The Harper crew arrived in late July as the 486th was making the transition to B17s. The crew was given a week to train and prepare for combat. During this time they made one familiarization flight over England before making their first combat flight on August 2nd. two days later, on their second mission, the crew would not return.
The Harper crew in #145 had been flying the #2 wing position of the second element of the low squadron. The bomber stream made their turn into Germany after flying up the coast of the mainland, and turning SE south of Heligoland. They were headed between Bremen and Hamburg, hoping to avoid German FLAK, but just as they were to turn East and head to their pre-IP they encountered a FLAK battery they hadn't expected.
LT Walthall reportedly was having trouble maintaining his position in the squadron. The crew of LT Harper's ship in the #2 slot, flying left wing, was trying to keep an eye on the Walthall ship. LT Harper, and his copilot, LT Scully, had been switching piloting duties back and forth as was customary. After having handed control of the aircraft, #145, back to LT Harper, LT Scully asked the tail gunner for a report on the Walthall crew. The bomber stream had entered the turn to the pre-IP and Walthall, in #909, could not be seen by Scully, or his tail gunner. Somehow, LT Walthall found himself under LT Harper when tragedy struck.
According to an eye witness account, a burst of FLAK detonated beneath #909, and the shock pushed the aircraft upward into #145. Aboard #145, LT Scully saw #909's wing swing up between engines #3 and #4. The shaft of #4 broke when it was struck by the wingtip of #909, and went flying off into space. A propeller of #145 bit into the nose of #909 before both aircraft began their tumble from the sky.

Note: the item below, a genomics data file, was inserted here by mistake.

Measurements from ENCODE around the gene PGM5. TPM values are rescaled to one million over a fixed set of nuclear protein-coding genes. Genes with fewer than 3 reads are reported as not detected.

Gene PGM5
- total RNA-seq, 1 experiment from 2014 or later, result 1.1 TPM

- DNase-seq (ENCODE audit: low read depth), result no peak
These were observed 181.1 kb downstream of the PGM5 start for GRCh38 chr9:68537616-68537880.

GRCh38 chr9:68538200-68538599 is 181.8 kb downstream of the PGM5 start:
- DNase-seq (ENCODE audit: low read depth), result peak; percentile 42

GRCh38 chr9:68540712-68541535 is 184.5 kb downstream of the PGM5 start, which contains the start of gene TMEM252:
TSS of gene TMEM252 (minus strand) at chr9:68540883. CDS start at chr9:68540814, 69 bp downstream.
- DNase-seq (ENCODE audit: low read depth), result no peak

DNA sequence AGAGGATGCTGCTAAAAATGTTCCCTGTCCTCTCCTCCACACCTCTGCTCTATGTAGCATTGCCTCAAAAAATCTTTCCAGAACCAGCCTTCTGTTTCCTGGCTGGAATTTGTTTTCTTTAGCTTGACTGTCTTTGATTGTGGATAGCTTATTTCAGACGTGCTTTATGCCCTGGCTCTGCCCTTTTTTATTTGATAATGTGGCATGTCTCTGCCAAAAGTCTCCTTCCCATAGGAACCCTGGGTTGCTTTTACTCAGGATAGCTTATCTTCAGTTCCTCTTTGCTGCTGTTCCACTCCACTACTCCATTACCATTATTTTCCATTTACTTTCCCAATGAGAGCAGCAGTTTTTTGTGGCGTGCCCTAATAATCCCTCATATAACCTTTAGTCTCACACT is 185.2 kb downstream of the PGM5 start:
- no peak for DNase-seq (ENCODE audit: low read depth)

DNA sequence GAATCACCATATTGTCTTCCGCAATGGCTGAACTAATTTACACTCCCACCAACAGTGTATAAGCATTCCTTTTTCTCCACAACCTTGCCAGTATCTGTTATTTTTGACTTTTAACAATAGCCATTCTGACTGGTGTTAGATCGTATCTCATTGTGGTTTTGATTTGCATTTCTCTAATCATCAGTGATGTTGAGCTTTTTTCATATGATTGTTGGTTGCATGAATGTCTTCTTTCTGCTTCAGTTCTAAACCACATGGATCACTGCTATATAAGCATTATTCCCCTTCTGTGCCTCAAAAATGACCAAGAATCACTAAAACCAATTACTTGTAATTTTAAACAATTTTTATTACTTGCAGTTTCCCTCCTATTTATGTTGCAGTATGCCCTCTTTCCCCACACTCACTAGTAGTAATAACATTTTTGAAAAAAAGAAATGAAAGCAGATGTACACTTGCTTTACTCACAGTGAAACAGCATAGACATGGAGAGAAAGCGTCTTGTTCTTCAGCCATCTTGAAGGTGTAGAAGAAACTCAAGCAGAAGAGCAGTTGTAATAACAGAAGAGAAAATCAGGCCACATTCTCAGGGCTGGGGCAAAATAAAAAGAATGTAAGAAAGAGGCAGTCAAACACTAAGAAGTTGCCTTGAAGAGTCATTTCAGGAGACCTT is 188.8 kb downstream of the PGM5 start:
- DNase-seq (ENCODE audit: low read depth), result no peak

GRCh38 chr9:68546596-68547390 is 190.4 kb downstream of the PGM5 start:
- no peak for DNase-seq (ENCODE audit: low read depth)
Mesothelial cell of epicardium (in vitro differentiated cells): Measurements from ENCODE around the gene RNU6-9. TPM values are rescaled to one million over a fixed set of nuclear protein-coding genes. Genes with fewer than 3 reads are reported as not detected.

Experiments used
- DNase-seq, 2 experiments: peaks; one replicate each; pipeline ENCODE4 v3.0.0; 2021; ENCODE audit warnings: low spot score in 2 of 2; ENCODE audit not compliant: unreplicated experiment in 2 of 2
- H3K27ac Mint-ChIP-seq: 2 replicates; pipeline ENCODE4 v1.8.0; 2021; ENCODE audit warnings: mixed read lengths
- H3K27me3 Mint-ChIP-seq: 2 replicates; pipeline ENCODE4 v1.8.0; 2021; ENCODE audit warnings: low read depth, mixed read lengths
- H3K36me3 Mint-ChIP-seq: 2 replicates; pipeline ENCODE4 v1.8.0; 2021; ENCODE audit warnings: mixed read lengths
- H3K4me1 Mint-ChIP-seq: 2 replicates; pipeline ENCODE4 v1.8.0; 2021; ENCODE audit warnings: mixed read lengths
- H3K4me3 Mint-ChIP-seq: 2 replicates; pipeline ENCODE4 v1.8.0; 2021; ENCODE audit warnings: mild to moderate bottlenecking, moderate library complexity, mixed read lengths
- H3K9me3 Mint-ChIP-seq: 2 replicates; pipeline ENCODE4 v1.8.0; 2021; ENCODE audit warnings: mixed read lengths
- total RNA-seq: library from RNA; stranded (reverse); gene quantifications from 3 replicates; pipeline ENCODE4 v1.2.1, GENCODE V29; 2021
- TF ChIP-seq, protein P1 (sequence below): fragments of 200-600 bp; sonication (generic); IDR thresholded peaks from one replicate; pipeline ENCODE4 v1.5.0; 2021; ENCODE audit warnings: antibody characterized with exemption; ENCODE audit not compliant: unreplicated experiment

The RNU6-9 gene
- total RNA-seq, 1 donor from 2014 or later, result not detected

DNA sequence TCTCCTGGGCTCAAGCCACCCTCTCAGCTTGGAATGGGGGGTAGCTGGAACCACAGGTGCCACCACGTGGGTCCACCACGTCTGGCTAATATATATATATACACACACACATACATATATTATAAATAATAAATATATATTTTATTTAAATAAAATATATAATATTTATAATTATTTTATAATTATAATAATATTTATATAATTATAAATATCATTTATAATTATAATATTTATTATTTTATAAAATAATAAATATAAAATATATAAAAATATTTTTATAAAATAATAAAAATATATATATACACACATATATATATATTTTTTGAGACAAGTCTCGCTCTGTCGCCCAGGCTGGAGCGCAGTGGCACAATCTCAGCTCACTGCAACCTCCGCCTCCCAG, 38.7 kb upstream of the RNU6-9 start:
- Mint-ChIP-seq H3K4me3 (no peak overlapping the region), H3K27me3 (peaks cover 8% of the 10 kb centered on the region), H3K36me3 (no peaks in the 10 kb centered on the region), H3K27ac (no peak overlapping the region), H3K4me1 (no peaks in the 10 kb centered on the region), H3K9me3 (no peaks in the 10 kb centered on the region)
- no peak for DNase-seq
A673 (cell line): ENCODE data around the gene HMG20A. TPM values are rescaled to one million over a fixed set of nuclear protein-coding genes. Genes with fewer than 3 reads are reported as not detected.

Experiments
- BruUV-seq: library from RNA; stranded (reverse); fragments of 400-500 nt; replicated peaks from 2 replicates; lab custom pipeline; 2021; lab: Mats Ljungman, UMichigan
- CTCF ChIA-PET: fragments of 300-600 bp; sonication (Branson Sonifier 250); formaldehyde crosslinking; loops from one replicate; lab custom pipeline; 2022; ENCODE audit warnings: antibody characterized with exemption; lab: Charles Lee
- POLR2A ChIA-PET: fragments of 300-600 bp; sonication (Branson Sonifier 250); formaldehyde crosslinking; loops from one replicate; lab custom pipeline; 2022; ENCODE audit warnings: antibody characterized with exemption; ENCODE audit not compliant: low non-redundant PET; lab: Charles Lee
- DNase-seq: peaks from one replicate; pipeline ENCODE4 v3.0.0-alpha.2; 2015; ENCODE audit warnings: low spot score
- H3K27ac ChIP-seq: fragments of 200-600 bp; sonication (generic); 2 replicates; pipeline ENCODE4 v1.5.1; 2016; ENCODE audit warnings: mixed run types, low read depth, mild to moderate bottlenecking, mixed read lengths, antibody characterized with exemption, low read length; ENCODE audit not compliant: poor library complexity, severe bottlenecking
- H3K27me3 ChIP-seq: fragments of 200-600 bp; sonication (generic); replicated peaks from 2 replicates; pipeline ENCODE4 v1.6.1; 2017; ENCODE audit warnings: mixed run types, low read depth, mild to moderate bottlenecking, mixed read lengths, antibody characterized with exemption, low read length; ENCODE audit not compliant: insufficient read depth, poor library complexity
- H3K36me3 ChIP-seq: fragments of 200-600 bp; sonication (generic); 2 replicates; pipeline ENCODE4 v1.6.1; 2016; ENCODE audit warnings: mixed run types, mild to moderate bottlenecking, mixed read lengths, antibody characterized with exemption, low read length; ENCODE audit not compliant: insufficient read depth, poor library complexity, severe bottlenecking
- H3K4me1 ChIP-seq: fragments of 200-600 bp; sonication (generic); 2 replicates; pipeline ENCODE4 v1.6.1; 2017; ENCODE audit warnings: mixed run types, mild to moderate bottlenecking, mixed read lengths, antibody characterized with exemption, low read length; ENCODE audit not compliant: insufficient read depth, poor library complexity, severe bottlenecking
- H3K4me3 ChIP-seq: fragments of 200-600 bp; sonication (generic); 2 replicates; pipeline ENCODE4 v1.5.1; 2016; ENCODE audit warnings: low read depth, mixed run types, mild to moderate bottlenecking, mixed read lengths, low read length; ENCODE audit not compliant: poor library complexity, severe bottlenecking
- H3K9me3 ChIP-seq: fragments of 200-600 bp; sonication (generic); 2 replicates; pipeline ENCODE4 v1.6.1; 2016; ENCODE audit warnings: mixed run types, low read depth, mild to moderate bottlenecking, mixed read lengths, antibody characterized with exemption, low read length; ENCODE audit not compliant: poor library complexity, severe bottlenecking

Some how the empennage of #145 became severed and the ship immediately went down out of control, spinning violently. Harper and Scully were unable to get control of their aircraft without the empennage, and it became apparent that the ship was doomed. LT Scully had been asked by LT Kontos' father prior to setting off for England, to watch out for his boy, who was several years younger than LT Scully. With that in mind, LT Scully left his seat, and made his way to the nose to ensure that Kontos was alright and ready to bail out. The aircraft was spinning wildly, and the aerodynamic stresses on the ship where stressing the airframe to the limit. Before the crew could bail out, the port wing tore off, taking a section of the fuselage with it. At the same time, LT Scully and Harper were sucked out of the aircraft. Unfortunately for LT Scully, the jagged metal snagged the leg of his flying suit leaving him hanging outside the now tumbling wreckage of #145. Scully used his other leg to push him clear of the aircraft, and he pulled his chute handle.
LT Scully had lost precious altitude in his struggle to free himself, and he was very low when his chute blossomed. Still, LT Scully landed hard on the roof of a building, and broke three ribs in the process. LT Scully was taken prisoner along with LT Harper and SGT Kazmer Rachak from the other aircraft. Scully and Harper would be interned at Stalag Luft III at Sagan.
The above information is derived from interviews with LT Harry Scully, LT Quentin Ingerson and SGT Rachak with additional details found in MACR 7713.
|Name||Rank||Position||First Mission||Last Mission||Status|
|Leland J. Harper||2nd LT||Pilot||08/02/44||08/04/44||POW|
|Harry J. Scully||2nd LT||Co-pilot||08/02/44||08/04/44||POW|
|Hugh S. White||2nd LT||Navigator||08/02/44||08/04/44||KIA|
|Constantine J. Kontos||2nd LT||Bombardier||08/02/44||08/04/44||KIA|
|Edward J. Sherrick||SSGT||Engineer/Top||08/02/44||08/04/44||KIA|
|Ralph E. Fleck||SGT||Radioman||08/02/44||08/04/44||KIA|
|Stanley A. Calhoun||SGT||Ball Gunner||08/02/44||08/04/44||KIA|
|John R. Warner||SGT||Waist Gunner||08/02/44||08/04/44||KIA|
|Jerome E. Argenti||SGT||Tail Gunner||08/02/44||08/04/44||KIA|
|Created 01/20/99||Modified 12/23/16|
Copyright © 1998-2016 486th Bomb Group Association.